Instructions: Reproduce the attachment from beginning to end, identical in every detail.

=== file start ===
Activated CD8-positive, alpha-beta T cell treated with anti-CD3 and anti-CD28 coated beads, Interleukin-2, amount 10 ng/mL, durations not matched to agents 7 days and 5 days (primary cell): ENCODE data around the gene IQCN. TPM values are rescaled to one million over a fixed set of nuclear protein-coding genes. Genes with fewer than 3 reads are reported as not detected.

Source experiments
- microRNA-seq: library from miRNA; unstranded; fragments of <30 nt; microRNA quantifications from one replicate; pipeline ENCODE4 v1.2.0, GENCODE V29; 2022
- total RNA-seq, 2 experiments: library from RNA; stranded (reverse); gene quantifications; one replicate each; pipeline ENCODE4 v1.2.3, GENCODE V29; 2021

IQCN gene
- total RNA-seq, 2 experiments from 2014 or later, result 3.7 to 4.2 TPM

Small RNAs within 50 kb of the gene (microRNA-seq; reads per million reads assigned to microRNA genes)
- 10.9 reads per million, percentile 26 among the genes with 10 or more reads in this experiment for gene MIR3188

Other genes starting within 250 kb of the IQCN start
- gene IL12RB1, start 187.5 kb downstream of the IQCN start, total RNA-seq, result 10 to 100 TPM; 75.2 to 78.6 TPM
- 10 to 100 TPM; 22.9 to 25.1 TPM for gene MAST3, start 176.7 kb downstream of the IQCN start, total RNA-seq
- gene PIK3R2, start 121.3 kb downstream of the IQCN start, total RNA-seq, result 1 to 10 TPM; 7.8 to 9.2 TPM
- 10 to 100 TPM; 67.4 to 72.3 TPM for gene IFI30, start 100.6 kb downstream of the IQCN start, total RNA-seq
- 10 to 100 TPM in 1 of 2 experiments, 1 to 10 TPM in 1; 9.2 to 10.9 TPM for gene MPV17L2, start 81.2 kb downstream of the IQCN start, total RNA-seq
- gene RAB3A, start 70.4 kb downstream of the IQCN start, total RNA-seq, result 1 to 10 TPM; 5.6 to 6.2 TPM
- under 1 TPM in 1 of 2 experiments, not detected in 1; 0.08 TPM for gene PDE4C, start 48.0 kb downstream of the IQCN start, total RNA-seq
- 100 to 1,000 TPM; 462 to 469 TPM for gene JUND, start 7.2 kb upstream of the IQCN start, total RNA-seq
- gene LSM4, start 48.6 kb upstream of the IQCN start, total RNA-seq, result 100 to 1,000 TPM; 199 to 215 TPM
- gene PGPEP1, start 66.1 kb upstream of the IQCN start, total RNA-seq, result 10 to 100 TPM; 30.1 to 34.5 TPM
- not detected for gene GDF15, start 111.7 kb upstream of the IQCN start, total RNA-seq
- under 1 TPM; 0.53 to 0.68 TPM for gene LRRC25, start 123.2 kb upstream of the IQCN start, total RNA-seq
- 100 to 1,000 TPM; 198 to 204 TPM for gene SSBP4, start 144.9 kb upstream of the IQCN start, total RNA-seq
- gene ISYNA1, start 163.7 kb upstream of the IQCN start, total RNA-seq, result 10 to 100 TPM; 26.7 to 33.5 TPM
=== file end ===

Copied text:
Activated CD8-positive, alpha-beta T cell treated with anti-CD3 and anti-CD28 coated beads, Interleukin-2, amount 10 ng/mL, durations not matched to agents 7 days and 5 days (primary cell): ENCODE data around the gene IQCN. TPM values are rescaled to one million over a fixed set of nuclear protein-coding genes. Genes with fewer than 3 reads are reported as not detected.

Source experiments
- microRNA-seq: library from miRNA; unstranded; fragments of <30 nt; microRNA quantifications from one replicate; pipeline ENCODE4 v1.2.0, GENCODE V29; 2022
- total RNA-seq, 2 experiments: library from RNA; stranded (reverse); gene quantifications; one replicate each; pipeline ENCODE4 v1.2.3, GENCODE V29; 2021

IQCN gene
- total RNA-seq, 2 experiments from 2014 or later, result 3.7 to 4.2 TPM

Small RNAs within 50 kb of the gene (microRNA-seq; reads per million reads assigned to microRNA genes)
- 10.9 reads per million, percentile 26 among the genes with 10 or more reads in this experiment for gene MIR3188

Other genes starting within 250 kb of the IQCN start
- gene IL12RB1, start 187.5 kb downstream of the IQCN start, total RNA-seq, result 10 to 100 TPM; 75.2 to 78.6 TPM
- 10 to 100 TPM; 22.9 to 25.1 TPM for gene MAST3, start 176.7 kb downstream of the IQCN start, total RNA-seq
- gene PIK3R2, start 121.3 kb downstream of the IQCN start, total RNA-seq, result 1 to 10 TPM; 7.8 to 9.2 TPM
- 10 to 100 TPM; 67.4 to 72.3 TPM for gene IFI30, start 100.6 kb downstream of the IQCN start, total RNA-seq
- 10 to 100 TPM in 1 of 2 experiments, 1 to 10 TPM in 1; 9.2 to 10.9 TPM for gene MPV17L2, start 81.2 kb downstream of the IQCN start, total RNA-seq
- gene RAB3A, start 70.4 kb downstream of the IQCN start, total RNA-seq, result 1 to 10 TPM; 5.6 to 6.2 TPM
- under 1 TPM in 1 of 2 experiments, not detected in 1; 0.08 TPM for gene PDE4C, start 48.0 kb downstream of the IQCN start, total RNA-seq
- 100 to 1,000 TPM; 462 to 469 TPM for gene JUND, start 7.2 kb upstream of the IQCN start, total RNA-seq
- gene LSM4, start 48.6 kb upstream of the IQCN start, total RNA-seq, result 100 to 1,000 TPM; 199 to 215 TPM
- gene PGPEP1, start 66.1 kb upstream of the IQCN start, total RNA-seq, result 10 to 100 TPM; 30.1 to 34.5 TPM
- not detected for gene GDF15, start 111.7 kb upstream of the IQCN start, total RNA-seq
- under 1 TPM; 0.53 to 0.68 TPM for gene LRRC25, start 123.2 kb upstream of the IQCN start, total RNA-seq
- 100 to 1,000 TPM; 198 to 204 TPM for gene SSBP4, start 144.9 kb upstream of the IQCN start, total RNA-seq
- gene ISYNA1, start 163.7 kb upstream of the IQCN start, total RNA-seq, result 10 to 100 TPM; 26.7 to 33.5 TPM